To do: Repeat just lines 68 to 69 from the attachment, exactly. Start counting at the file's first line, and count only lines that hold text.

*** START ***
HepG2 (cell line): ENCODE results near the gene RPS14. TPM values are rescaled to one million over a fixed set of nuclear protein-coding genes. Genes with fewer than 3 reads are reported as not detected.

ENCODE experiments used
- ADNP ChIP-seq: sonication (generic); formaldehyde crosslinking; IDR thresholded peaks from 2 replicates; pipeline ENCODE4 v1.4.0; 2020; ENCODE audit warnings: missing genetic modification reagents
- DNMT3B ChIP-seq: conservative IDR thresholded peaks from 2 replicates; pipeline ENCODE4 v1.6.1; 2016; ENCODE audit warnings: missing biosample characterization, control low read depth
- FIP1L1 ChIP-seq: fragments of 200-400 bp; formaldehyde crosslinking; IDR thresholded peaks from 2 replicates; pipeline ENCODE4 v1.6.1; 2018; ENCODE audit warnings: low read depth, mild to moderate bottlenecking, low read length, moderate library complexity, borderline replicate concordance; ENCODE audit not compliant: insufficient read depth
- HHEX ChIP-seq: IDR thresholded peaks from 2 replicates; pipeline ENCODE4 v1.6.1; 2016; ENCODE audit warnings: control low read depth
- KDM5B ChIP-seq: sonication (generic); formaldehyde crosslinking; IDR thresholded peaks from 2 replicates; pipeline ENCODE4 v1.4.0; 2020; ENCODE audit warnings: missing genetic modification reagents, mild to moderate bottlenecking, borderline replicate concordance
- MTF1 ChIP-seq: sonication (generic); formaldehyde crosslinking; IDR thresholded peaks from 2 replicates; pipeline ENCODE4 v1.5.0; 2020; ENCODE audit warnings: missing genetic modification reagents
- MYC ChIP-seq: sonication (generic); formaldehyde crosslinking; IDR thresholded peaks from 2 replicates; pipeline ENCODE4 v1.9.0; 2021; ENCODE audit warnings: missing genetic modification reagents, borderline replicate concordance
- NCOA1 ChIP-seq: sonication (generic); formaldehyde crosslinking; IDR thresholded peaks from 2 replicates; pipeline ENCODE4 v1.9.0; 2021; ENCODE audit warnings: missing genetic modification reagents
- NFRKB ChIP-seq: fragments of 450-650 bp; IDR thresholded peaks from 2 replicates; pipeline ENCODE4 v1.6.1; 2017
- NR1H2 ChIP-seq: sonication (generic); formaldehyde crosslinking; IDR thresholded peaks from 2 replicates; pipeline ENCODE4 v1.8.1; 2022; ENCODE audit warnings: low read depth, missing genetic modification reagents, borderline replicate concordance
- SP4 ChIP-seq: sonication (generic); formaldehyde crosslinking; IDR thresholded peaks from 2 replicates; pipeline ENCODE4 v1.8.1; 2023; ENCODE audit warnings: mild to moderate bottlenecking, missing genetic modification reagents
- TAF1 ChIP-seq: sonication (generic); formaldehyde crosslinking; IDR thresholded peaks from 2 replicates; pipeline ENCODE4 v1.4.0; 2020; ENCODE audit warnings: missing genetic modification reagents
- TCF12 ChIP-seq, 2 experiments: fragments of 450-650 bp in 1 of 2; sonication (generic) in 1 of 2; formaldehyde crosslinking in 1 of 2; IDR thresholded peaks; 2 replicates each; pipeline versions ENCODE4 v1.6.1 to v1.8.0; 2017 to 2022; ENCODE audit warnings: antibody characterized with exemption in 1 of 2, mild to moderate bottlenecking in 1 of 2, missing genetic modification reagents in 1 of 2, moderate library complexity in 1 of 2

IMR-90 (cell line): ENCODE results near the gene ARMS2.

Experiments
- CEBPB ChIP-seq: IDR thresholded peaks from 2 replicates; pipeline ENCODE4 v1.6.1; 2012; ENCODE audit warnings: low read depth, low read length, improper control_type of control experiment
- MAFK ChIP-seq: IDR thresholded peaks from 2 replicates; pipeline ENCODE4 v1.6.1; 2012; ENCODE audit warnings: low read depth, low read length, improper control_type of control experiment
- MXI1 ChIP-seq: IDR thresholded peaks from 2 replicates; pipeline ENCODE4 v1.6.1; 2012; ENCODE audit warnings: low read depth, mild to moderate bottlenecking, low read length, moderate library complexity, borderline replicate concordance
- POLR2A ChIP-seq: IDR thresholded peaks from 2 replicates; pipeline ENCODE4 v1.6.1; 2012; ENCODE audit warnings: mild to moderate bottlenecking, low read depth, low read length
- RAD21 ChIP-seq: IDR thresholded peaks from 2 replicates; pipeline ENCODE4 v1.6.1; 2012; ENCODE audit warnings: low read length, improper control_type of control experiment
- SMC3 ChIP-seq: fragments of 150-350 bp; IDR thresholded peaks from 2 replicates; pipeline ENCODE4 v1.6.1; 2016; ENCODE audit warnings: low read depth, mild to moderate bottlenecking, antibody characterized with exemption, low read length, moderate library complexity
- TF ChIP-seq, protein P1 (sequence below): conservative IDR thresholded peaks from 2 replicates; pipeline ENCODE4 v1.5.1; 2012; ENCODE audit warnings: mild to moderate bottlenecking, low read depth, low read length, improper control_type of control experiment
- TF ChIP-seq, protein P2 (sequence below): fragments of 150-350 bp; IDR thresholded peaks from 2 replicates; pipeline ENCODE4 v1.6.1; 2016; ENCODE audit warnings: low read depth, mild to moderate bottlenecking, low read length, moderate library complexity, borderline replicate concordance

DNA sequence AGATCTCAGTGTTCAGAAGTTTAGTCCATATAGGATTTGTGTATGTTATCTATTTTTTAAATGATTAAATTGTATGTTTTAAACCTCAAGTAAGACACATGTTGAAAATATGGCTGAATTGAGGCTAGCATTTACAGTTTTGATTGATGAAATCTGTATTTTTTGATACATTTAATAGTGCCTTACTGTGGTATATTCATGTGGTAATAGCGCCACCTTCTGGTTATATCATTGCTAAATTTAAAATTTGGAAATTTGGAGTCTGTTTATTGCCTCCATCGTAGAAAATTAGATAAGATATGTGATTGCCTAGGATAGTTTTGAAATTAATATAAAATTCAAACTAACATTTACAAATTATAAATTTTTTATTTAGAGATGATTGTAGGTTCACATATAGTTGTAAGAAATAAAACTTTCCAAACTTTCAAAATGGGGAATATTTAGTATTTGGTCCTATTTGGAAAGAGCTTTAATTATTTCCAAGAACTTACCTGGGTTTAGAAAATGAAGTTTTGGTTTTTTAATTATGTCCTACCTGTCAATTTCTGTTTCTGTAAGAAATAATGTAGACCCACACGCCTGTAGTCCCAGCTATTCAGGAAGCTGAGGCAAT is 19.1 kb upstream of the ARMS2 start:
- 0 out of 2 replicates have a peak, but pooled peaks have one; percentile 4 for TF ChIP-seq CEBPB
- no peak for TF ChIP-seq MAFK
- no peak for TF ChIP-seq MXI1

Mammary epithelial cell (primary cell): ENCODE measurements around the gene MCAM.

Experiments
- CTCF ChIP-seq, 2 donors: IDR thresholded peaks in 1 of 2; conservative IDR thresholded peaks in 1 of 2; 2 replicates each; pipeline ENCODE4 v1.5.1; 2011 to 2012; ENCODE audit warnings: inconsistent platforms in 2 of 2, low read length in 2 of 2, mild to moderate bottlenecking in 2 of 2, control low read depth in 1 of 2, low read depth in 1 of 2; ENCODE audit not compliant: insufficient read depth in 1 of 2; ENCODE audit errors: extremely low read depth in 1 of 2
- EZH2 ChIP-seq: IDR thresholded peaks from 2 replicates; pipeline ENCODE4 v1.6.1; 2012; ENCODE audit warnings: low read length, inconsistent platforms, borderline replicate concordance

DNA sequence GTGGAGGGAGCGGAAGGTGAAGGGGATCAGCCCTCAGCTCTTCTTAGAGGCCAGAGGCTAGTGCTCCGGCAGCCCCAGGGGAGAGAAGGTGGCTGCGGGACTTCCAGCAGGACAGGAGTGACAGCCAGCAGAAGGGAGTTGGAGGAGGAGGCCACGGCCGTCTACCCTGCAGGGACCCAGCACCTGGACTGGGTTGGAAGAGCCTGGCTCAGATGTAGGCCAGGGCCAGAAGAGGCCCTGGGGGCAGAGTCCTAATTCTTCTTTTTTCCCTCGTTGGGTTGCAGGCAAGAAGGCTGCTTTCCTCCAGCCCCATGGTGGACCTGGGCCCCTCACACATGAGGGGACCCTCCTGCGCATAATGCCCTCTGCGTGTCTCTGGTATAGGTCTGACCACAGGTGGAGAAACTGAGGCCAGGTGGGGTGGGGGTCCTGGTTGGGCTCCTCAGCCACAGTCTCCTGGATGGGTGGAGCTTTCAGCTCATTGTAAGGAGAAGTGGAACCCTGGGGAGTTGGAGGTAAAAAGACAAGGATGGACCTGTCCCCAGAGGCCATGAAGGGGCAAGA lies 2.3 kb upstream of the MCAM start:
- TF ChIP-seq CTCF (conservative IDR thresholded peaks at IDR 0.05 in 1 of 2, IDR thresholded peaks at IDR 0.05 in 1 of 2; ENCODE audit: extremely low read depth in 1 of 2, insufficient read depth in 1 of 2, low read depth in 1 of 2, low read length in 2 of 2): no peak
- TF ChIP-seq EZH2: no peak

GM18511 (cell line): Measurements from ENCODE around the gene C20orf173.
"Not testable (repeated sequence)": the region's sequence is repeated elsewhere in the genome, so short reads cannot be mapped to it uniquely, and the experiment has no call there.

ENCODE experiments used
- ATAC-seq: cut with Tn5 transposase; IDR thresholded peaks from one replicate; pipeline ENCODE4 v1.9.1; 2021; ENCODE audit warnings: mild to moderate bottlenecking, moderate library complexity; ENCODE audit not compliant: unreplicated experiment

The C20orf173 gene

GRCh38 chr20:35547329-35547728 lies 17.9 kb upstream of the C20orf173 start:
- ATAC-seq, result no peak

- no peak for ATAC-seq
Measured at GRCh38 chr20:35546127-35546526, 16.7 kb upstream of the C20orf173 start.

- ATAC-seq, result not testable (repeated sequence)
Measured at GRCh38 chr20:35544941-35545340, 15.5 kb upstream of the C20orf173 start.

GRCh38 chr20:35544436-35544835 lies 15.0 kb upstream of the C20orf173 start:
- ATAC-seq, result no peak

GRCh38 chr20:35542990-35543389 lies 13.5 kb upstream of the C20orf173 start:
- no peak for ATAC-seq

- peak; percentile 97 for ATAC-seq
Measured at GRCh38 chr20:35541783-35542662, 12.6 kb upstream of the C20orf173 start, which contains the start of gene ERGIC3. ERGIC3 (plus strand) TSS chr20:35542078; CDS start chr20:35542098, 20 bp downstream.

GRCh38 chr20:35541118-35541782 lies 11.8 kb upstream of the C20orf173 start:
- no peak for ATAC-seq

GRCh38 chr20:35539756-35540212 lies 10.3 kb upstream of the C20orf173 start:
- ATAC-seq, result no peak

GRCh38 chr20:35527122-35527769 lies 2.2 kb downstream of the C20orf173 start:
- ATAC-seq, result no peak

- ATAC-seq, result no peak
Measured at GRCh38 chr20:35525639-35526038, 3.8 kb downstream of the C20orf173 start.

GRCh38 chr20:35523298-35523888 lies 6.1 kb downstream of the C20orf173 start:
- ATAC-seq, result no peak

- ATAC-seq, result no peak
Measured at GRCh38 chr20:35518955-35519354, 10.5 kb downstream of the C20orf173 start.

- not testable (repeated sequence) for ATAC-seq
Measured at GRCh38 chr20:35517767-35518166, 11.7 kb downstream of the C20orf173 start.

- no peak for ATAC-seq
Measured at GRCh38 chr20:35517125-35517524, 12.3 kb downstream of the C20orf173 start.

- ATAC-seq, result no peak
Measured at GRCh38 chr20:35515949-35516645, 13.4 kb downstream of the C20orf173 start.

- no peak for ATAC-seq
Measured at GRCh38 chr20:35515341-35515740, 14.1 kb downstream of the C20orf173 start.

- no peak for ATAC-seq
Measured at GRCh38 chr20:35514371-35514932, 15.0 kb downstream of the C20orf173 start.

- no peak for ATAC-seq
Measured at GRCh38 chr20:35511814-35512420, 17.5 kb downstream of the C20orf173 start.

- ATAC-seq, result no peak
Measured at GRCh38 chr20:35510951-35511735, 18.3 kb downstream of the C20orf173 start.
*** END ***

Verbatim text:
- no peak for ATAC-seq
Measured at GRCh38 chr20:35517125-35517524, 12.3 kb downstream of the C20orf173 start.